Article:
Consumers can find a free credit dispute letter template on the Federal Trade Commission's website. Individuals using the letter should customize it with details about the information being disputed, explains the Federal Trade Commission. Some credit websites also offer free dispute letter templates, according to MyFICO.Continue Reading
In addition to listing the items being disputed, customers should include the reason for the dispute and copies of any documents that support the case. Consumers should also send letters by certified mail and retain copies of all correspondence, advises MyFICO. Alternatively, individuals can dispute items on their credit reports online through the credit bureau's website.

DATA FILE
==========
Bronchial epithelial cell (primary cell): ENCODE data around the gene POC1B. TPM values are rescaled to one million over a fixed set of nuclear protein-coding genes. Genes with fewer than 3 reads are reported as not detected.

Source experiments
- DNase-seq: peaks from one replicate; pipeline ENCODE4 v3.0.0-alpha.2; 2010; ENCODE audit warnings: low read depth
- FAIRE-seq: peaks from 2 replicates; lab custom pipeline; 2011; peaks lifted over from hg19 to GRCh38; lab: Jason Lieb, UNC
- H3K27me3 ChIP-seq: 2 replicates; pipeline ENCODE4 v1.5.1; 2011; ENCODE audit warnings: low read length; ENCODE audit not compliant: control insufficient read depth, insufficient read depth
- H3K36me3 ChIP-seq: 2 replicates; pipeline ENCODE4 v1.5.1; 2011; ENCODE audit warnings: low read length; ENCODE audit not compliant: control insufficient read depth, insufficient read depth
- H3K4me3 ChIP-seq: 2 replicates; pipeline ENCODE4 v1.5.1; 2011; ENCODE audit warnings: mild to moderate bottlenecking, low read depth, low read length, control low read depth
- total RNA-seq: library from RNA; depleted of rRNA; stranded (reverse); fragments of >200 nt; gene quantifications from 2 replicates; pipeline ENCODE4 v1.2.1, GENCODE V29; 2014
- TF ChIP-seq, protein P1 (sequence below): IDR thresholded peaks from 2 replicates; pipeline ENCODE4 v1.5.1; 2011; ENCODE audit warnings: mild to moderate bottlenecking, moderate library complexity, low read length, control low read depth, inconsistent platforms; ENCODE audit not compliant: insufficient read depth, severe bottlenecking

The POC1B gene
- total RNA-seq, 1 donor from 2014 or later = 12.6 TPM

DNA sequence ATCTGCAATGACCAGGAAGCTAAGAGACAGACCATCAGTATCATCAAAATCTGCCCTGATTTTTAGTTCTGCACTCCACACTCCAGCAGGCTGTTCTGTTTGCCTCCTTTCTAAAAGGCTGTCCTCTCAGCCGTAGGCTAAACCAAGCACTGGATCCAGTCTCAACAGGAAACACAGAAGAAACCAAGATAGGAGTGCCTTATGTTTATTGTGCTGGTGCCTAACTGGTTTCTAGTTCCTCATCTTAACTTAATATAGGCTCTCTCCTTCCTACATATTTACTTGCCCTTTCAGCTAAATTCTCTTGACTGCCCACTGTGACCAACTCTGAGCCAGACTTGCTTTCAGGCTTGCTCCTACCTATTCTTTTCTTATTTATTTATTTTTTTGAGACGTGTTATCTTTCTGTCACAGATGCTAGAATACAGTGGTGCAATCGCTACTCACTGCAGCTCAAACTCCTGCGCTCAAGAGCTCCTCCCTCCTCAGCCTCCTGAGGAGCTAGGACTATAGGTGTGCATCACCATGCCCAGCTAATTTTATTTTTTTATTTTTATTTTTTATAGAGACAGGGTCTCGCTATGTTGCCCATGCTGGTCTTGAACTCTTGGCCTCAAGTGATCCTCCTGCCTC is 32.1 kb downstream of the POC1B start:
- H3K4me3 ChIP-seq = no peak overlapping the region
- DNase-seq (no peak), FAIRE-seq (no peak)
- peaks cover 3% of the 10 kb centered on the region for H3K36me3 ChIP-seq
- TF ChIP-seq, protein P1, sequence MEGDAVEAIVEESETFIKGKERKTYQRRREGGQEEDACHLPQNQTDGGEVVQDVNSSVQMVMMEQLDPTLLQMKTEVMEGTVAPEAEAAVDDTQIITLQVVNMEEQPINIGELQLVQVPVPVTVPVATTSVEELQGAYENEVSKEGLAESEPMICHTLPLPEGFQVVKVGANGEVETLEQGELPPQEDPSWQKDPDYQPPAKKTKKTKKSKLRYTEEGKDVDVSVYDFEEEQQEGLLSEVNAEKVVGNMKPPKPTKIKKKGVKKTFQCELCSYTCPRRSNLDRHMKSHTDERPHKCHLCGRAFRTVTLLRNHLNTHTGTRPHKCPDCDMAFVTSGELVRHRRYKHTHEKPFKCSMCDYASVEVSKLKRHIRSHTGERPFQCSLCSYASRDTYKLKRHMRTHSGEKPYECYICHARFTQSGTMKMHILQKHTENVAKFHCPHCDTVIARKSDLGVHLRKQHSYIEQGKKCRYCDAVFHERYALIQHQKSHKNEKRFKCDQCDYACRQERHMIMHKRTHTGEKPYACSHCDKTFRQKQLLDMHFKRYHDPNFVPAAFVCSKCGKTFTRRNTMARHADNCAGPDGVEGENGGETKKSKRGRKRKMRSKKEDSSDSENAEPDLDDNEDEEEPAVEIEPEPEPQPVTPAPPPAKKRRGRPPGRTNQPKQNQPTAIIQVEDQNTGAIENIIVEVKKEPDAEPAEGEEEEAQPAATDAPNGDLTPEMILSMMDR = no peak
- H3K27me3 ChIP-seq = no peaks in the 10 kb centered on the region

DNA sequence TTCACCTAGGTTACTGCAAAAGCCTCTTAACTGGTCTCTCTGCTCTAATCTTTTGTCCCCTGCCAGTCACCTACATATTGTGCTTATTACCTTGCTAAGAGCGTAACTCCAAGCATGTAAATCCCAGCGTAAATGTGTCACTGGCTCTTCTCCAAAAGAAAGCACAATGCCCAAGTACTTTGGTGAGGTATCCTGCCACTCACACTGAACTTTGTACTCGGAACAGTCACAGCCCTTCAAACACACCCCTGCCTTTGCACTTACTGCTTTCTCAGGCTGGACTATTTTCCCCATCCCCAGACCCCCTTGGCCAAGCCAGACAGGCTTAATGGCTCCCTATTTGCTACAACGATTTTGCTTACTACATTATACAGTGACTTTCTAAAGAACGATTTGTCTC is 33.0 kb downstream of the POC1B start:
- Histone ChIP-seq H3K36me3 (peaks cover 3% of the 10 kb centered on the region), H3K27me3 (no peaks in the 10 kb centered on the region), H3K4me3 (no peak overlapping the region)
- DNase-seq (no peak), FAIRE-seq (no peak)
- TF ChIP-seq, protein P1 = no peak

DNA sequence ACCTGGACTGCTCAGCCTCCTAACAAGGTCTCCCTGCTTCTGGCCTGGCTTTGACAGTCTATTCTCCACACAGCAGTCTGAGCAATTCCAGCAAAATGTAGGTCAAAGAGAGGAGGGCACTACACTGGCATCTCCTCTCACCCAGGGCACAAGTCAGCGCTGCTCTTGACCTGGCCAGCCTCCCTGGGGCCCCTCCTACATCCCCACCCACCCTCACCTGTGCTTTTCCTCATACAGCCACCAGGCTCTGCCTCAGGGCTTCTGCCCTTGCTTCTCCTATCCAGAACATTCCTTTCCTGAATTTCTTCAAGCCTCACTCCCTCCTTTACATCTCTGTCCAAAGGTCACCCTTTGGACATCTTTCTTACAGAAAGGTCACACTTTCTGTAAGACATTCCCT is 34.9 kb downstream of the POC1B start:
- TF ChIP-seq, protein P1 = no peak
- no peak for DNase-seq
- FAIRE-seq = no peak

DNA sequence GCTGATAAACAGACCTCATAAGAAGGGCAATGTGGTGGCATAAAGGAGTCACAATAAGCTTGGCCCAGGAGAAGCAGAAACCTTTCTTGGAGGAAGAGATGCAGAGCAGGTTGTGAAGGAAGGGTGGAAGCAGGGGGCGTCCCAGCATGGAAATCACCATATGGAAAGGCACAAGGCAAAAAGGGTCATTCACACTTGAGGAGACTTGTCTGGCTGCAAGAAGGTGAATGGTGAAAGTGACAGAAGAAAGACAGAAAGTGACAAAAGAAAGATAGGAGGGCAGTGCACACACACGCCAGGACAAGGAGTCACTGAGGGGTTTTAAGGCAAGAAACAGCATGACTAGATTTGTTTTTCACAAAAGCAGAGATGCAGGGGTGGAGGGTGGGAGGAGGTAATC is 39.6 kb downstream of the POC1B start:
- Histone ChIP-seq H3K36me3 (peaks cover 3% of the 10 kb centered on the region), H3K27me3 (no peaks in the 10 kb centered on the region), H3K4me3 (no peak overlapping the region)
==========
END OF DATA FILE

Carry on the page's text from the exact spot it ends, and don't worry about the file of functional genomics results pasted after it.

After receiving a dispute, credit reporting companies investigate the claim, explains the Federal Trade Commission. Based on the results of the investigation, they either correct the error, remove the item from the report or leave the item as it is. The crediting reporting companies provide consumers with results in writing and, if they change an item, a free, updated copy of the credit report.
Individuals can receive a free copy of their credit report every 12 months, notes the Federal Trade Commission. Free credit reports are also available after an individual has been denied credit, insurance or employment based on the report.Learn more about Credit & Lending